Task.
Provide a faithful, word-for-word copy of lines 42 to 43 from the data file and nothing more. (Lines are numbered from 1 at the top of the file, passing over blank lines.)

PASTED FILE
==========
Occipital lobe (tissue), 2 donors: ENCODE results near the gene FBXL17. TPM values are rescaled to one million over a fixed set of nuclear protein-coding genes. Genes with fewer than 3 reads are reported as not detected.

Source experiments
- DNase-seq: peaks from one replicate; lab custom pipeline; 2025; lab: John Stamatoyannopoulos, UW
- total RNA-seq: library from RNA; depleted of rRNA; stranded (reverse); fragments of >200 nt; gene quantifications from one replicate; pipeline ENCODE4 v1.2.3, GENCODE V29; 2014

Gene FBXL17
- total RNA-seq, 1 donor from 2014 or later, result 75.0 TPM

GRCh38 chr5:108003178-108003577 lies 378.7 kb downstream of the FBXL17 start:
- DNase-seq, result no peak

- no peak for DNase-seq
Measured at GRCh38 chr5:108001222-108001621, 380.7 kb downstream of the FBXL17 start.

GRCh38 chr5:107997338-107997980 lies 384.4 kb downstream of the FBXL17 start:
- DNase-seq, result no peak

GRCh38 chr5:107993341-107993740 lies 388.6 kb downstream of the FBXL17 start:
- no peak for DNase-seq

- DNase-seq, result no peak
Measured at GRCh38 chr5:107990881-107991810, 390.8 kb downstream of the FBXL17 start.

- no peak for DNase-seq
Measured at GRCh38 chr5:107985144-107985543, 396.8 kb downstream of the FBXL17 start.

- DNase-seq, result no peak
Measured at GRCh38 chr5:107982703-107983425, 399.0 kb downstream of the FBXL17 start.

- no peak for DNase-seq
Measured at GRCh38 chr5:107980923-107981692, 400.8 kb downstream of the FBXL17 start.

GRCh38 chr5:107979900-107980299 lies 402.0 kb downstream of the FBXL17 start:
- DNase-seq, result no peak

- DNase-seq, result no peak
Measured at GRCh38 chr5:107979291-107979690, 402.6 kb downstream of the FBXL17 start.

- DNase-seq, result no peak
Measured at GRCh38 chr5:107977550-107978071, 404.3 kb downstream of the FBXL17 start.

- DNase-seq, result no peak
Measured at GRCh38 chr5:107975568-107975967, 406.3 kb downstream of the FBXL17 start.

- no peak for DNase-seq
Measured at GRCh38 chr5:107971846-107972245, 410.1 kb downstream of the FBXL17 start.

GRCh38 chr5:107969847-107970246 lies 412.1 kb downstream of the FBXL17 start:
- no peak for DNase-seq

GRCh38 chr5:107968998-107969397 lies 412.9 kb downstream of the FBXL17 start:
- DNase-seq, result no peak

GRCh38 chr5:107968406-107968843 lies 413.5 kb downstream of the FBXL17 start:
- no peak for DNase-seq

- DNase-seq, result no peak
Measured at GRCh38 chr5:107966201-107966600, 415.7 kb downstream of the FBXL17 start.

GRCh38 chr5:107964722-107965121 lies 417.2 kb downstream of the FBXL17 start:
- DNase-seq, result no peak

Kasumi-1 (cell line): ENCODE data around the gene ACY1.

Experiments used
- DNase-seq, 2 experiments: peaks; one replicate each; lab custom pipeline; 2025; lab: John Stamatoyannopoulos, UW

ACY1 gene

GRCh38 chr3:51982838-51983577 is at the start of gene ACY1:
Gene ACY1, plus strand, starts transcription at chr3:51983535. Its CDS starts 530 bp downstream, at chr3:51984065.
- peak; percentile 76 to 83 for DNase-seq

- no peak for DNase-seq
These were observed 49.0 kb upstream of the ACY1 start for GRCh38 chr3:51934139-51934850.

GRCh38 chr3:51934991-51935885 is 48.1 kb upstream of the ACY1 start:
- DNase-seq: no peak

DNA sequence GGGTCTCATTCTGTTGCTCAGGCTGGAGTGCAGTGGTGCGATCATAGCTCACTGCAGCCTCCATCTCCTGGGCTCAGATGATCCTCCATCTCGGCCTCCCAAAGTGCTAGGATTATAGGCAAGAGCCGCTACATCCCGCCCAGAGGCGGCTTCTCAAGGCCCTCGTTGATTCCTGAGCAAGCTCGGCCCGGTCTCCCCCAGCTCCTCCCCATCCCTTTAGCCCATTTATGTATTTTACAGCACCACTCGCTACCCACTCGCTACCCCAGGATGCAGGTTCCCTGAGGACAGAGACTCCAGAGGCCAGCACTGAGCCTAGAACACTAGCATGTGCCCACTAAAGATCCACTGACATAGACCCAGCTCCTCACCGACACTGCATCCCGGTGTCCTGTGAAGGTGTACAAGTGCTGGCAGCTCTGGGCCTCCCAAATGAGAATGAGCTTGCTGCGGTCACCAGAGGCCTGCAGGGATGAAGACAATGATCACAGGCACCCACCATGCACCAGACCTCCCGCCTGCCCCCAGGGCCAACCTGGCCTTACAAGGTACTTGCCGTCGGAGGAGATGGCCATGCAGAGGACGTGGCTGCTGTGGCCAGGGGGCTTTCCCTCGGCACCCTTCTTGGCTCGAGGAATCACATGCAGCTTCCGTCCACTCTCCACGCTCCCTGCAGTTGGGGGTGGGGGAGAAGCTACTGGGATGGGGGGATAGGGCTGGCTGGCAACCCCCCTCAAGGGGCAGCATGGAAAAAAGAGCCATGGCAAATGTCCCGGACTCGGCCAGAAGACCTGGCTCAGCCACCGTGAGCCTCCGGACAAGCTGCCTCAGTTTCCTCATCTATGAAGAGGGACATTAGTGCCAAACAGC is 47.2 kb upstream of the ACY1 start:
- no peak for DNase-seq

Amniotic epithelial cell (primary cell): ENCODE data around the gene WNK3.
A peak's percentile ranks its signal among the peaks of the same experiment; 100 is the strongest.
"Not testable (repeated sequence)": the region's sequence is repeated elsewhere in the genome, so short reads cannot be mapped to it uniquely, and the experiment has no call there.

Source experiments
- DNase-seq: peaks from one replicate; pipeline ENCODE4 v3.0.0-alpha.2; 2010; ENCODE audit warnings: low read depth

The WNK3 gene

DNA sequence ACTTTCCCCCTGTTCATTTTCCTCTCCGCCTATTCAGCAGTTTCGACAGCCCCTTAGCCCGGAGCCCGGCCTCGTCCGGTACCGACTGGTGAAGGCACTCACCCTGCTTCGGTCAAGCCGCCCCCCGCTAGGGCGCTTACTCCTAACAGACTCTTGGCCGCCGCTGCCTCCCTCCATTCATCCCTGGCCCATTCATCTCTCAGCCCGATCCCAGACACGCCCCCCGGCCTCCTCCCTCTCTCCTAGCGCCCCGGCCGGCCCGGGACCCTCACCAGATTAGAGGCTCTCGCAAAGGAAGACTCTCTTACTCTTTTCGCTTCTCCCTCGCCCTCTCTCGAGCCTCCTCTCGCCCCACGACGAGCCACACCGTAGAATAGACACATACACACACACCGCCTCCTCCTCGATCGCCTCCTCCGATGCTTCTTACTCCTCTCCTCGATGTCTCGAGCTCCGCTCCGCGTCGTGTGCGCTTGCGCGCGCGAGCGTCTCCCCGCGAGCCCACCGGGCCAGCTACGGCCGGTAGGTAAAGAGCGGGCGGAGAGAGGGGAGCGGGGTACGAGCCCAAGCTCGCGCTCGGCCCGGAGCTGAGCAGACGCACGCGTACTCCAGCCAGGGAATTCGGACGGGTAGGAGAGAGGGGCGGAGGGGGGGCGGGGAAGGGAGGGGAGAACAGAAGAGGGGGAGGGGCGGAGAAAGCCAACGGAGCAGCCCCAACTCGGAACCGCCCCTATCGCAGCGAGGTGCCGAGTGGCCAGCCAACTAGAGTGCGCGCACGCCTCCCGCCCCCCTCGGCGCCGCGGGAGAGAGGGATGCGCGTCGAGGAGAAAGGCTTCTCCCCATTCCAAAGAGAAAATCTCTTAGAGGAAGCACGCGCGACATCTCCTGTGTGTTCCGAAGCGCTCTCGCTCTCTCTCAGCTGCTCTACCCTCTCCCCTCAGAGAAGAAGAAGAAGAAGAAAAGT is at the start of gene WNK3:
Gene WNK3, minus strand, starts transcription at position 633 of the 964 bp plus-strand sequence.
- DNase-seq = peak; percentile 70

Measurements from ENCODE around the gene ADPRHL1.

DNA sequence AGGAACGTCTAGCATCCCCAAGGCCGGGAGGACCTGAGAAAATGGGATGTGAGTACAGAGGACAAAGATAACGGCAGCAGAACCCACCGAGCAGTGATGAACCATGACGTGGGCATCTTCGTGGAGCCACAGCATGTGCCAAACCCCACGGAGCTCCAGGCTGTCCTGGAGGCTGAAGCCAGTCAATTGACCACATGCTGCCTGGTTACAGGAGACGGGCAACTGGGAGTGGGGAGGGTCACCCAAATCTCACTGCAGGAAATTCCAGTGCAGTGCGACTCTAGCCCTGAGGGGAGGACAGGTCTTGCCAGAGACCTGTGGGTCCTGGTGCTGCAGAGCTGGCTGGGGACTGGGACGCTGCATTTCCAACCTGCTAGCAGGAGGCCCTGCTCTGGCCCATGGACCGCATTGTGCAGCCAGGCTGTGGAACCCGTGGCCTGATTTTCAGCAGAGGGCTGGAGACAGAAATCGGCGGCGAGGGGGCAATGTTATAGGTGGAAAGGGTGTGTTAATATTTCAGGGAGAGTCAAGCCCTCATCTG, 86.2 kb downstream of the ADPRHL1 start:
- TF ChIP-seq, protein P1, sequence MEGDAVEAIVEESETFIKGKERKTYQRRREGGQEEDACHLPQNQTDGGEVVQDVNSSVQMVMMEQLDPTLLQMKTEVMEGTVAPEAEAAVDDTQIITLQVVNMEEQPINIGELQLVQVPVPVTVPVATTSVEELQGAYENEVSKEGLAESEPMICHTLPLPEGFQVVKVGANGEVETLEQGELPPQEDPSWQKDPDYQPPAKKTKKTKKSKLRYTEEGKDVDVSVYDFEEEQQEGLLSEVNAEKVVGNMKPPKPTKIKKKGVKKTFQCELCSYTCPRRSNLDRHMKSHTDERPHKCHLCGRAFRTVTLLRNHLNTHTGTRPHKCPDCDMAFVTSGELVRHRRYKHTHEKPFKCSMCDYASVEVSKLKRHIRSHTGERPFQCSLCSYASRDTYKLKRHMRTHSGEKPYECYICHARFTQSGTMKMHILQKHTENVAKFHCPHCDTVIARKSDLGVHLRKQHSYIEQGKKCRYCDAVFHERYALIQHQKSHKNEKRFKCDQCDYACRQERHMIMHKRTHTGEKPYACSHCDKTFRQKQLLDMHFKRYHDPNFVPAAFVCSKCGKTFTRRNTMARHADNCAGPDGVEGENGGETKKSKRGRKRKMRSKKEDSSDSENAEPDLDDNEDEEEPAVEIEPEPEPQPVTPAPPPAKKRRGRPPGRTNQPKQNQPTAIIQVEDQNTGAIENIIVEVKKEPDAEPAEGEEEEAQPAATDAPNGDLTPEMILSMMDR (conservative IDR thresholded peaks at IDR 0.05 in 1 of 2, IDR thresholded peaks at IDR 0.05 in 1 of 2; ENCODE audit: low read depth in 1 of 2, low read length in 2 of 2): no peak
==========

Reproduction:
- DNase-seq, result no peak

Kasumi-1 (cell line): ENCODE data around the gene ACY1.